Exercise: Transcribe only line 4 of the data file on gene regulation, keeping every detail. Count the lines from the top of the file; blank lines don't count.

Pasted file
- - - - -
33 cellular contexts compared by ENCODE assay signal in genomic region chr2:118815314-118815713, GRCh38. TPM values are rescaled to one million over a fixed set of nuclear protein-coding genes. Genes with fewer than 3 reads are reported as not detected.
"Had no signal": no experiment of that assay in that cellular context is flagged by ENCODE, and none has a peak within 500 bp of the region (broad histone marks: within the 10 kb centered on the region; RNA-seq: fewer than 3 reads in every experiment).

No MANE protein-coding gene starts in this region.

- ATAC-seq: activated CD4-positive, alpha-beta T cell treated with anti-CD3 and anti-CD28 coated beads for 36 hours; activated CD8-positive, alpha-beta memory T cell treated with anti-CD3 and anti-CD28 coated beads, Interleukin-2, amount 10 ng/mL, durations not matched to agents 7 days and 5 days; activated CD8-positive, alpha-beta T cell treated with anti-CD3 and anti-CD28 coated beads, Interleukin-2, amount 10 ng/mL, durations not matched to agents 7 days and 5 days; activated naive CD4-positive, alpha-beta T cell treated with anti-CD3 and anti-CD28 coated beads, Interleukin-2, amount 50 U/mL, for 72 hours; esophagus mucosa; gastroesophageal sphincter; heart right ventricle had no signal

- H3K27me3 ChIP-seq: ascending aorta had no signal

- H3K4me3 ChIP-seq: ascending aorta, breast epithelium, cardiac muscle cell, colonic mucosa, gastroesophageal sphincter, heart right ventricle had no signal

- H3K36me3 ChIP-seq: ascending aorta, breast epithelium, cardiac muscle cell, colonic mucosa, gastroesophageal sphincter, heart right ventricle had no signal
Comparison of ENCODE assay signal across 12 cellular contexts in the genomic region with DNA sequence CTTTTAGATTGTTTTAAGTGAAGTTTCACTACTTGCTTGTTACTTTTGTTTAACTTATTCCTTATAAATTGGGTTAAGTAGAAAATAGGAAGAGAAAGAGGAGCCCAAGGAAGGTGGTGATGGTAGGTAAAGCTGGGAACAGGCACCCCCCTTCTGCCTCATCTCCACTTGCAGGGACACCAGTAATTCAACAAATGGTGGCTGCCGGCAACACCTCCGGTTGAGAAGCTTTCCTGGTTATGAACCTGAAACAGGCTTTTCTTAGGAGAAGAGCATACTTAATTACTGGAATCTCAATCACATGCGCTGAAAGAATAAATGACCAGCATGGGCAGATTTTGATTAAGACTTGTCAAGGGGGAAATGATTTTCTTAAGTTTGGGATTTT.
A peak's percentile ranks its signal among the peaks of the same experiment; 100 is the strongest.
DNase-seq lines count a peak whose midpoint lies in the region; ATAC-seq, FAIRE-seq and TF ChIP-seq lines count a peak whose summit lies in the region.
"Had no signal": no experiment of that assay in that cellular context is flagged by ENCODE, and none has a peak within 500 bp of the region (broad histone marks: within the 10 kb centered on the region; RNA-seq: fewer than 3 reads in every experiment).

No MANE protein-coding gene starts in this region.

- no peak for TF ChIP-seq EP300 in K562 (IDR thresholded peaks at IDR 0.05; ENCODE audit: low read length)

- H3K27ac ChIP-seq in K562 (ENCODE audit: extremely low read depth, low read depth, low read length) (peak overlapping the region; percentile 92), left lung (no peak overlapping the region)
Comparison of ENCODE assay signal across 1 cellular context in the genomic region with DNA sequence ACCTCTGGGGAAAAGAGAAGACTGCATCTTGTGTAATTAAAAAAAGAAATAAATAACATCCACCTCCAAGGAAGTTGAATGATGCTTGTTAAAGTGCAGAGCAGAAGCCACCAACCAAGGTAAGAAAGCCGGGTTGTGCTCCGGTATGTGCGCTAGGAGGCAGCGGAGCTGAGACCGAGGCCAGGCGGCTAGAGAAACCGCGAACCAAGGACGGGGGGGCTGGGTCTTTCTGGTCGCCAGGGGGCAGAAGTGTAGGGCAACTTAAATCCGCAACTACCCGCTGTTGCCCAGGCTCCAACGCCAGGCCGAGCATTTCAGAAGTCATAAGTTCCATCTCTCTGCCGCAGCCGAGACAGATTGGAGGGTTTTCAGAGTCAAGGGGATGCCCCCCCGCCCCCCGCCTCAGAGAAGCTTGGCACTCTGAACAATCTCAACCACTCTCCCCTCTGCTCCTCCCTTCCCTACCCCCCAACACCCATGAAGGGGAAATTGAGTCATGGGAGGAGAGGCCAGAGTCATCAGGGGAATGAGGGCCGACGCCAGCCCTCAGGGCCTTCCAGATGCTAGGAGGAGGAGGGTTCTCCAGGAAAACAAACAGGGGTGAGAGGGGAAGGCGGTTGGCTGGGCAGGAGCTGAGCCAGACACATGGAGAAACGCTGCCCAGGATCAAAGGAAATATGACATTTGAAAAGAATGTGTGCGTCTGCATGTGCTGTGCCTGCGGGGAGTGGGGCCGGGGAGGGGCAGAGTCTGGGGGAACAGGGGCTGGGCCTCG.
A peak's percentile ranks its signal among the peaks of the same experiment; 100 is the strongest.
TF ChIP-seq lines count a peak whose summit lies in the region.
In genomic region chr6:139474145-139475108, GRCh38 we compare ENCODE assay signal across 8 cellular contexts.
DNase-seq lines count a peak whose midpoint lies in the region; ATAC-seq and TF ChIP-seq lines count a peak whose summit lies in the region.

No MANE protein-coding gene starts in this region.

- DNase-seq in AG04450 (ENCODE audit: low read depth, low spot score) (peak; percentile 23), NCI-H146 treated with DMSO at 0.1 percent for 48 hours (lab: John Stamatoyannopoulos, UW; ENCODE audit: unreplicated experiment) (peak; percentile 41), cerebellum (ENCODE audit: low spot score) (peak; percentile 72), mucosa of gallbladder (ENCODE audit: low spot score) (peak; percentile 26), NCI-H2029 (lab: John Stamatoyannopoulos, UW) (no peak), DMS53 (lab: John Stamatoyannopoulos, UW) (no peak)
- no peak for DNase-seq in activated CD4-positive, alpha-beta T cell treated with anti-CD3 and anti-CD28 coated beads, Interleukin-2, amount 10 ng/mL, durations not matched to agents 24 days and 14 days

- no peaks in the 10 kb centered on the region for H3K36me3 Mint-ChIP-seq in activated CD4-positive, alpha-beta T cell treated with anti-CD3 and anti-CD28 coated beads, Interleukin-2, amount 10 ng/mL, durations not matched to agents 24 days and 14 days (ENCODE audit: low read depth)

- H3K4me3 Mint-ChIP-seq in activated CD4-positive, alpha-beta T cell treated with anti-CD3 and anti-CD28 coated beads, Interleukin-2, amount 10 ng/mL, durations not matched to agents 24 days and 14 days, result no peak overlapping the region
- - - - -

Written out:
- ATAC-seq: activated CD4-positive, alpha-beta T cell treated with anti-CD3 and anti-CD28 coated beads for 36 hours; activated CD8-positive, alpha-beta memory T cell treated with anti-CD3 and anti-CD28 coated beads, Interleukin-2, amount 10 ng/mL, durations not matched to agents 7 days and 5 days; activated CD8-positive, alpha-beta T cell treated with anti-CD3 and anti-CD28 coated beads, Interleukin-2, amount 10 ng/mL, durations not matched to agents 7 days and 5 days; activated naive CD4-positive, alpha-beta T cell treated with anti-CD3 and anti-CD28 coated beads, Interleukin-2, amount 50 U/mL, for 72 hours; esophagus mucosa; gastroesophageal sphincter; heart right ventricle had no signal